print "for vLoopVar in range(0, " + str(dKeywordParameters['iLoopVar']) + "):"
        print "\t#some loop stuff:"
    if 'sLoopVar' in dKeywordParameters and 'sLoopStructureVar' in dKeywordParameters:
        print "for " + sLoopVar + " in " + sLoopStructureVar + ":"
        print "\t#some loop stuff:"

def printClassSkeleton(**dKeywordParameters):
    if len(dKeywordParameters) == 0:
        print "class Dog:\n\
        \n\
        def __init__(self, name): \n\
            self.name = name \n\
            self.tricks = []    # creates a new empty list for each dog \n\
        \n\
        def add_trick(self, trick): \n\
            self.tricks.append(trick)"
    if 'constructor' in dKeywordParameters:
        print "class Dog:\n\
        \n\
        def __init__(self, name): \n\
            self.name = name \n\
            self.tricks = []    # creates a new empty list for each dog \n\
        \n\
        def add_trick(self, trick): \n\
            self.tricks.append(trick)"


# arrays that we will use to sort the parts of speech further down
aVerbsPOS = ['VB','VBD','VBG','VBN','VBP','VBZ']
aNounsPOS = ['NN', 'NNS', 'NP', 'NPS']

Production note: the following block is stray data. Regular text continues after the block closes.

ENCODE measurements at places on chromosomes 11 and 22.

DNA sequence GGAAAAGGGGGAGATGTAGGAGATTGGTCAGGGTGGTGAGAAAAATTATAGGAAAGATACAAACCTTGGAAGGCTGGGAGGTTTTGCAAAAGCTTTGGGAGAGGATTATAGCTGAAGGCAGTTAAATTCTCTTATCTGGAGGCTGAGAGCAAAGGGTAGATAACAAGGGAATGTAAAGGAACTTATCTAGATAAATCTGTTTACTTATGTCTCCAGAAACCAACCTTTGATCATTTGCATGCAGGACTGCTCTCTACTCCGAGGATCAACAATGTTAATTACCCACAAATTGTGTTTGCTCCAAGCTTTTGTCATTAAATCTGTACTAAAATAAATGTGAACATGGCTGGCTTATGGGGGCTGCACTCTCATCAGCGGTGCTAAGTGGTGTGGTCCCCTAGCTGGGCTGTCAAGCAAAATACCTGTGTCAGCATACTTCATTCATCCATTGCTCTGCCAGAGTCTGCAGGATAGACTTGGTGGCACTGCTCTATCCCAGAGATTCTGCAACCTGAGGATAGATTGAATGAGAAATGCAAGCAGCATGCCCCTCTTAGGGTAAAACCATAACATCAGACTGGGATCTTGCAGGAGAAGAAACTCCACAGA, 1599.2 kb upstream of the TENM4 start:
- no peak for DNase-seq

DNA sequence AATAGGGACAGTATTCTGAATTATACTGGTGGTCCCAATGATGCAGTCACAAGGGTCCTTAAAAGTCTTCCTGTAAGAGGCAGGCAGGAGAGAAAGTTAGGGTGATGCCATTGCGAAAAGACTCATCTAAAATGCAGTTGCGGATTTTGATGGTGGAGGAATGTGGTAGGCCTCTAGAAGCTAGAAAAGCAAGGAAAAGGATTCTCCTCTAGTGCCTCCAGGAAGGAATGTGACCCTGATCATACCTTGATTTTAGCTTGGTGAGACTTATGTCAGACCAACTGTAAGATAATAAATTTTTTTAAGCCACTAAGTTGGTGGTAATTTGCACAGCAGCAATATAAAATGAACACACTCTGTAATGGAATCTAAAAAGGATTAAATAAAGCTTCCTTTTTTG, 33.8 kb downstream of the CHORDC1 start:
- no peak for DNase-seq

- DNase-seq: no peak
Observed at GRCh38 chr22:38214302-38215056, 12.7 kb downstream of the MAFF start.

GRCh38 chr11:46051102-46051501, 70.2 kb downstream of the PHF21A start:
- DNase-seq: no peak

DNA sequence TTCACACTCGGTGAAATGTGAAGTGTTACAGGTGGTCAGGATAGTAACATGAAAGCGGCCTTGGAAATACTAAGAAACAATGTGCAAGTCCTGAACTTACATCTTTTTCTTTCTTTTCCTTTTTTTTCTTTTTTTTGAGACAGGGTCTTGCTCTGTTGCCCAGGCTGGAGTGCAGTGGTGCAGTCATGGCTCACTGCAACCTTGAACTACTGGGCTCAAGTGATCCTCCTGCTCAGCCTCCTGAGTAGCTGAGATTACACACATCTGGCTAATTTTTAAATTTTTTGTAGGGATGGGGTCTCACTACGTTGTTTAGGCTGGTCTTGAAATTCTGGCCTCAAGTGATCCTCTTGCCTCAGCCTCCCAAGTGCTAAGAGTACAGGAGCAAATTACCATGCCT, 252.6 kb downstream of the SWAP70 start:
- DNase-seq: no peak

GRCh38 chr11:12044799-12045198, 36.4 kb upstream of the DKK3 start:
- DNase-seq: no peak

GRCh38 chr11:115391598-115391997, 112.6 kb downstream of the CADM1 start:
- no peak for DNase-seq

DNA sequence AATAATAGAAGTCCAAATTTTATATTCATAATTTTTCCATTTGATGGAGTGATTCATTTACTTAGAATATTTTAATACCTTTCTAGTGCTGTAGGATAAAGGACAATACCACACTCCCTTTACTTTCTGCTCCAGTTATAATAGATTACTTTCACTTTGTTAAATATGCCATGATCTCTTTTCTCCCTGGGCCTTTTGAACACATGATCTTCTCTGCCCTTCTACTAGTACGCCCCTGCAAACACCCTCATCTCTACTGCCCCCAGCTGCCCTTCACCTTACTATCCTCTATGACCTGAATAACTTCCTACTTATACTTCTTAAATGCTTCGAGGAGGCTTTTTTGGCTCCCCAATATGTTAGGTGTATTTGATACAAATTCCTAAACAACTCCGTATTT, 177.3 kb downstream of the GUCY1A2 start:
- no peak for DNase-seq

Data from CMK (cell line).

aDeterminersPOS = ['DT']
aIndicatorsPOS = ['IN']
bThatContext = False # exterior context relating to previous statement made by bot

### PROGRAM PROCESS ###

# get user input
print "Welcome to nlpcodehelper! Type any coding wish and we'll write some boilerplate code for you! Type quit() to exit."
while True:
    sInput = raw_input("nlpcodehelper > ")

    # print empty space for prettier format
    print " "

    # allow user to quit with quit()
    if sInput == "quit()":
        print "Quitting..."
        break

    # tokenize and tag input
    lTokenText = nltk.word_tokenize(sInput) # tokenize text
    lTaggedText = nltk.pos_tag(lTokenText) # tag tokens

    # rule based determination of what to do
    lVerbs = [tTaggedText[0] for tTaggedText in lTaggedText if tTaggedText[1] in aVerbsPOS]
    lNouns = [tTaggedText[0] for tTaggedText in lTaggedText if tTaggedText[1] in aNounsPOS]
    lDeterminers = [tTaggedText[0] for tTaggedText in lTaggedText if tTaggedText[1] in aDeterminersPOS]
    lIndicators = [tTaggedText[0] for tTaggedText in lTaggedText if tTaggedText[1] in aIndicatorsPOS]

    print lIndicators
    print lTaggedText
    print lNouns
    print bThatContext

    ### loop printing logic ###
    if 'loop' in lNouns:
        print "'Loop' detected..."
        if 'times' in lNouns:
            print "Okay, a loop with a number of times you say..."
            print "Determining how many times you want..."
            iTimesWordIndex = lTokenText.index('times')
            iLoopVar = lTokenText[iTimesWordIndex - 1] # assume number is before word times
            try: